The Italian Arturo Toscanini is widely regarded as an innovative conductor of uncommon brilliance. His remarkable energy, attention to detail and fastidious regard for the intentions of the composer have solidified his role as one of the most influential musicians of the 20th century.
Toscanini was born in 1867 in Parma, Italy. His first foray into music came as a cellist, and it was on that instrument that he was admitted to the Parma Conservatory at the tender age of nine. Toscanini excelled in his studies, graduating with the highest marks in both cello and composition, and afterwards sought to make his living as a freelance cellist by joining various travelling orchestras. It was with one of these ensembles, during a tour to Brazil, that he was called upon at the last minute to conduct a performance ofGiuseppe Verdi’s Aida after many of the performers threatened to go on strike over the ineptitude of the locally hired conductor. Toscanini, then only 19 years old and with no conducting experience, proceed to astound audience and performers alike by conducting the entire two and a half hour long opera from memory with an intensity seldom before seen.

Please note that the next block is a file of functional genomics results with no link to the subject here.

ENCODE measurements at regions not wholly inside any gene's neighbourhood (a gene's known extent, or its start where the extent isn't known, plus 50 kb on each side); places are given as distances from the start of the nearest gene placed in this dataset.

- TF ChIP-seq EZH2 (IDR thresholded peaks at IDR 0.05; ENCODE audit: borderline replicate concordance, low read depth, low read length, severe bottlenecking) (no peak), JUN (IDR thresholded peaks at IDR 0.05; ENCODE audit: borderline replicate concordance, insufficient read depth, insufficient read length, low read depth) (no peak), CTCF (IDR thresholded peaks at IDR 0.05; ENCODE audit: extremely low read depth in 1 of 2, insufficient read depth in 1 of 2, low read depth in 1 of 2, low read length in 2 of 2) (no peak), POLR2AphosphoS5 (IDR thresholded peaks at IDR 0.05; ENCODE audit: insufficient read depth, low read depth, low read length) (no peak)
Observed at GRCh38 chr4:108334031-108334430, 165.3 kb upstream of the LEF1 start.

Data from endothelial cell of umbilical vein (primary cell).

From this remarkable moment onwards, Toscanini’s status and recognition followed a steep incline to the highest levels of musical stardom. Although he continued to play cello for several years upon his return to Italy, his true calling was conducting. Very soon Toscanini was conducting premiers by some of the greatest composers of his day, with early examples includingLeoncavallo’s Pagliacci (1892) and Puccini’s La bohème (1896). In 1898 he finally gained control over his own opera company upon becoming artistic director of the Milan-based La Scala.
During his 15 years with La Scala, Toscanini not only premiered and showcased many Italian works but also proved an adept champion of international composers, particularlyWagner, whom he hailed as “the greatest composer of the century.” By this time, a certain amount of complacency and downright laziness had settled deep into the culture at La Scala and many other orchestras. Toscanini was quick to excise any hints of this, demanding a level of commitment and excellence from his musicians above and beyond what had ever been asked of them before. Everything down to the most meticulous of details was examined and perfected, and Toscanini famously insisted that all singers, no matter how small their part, memorize the entire libretto.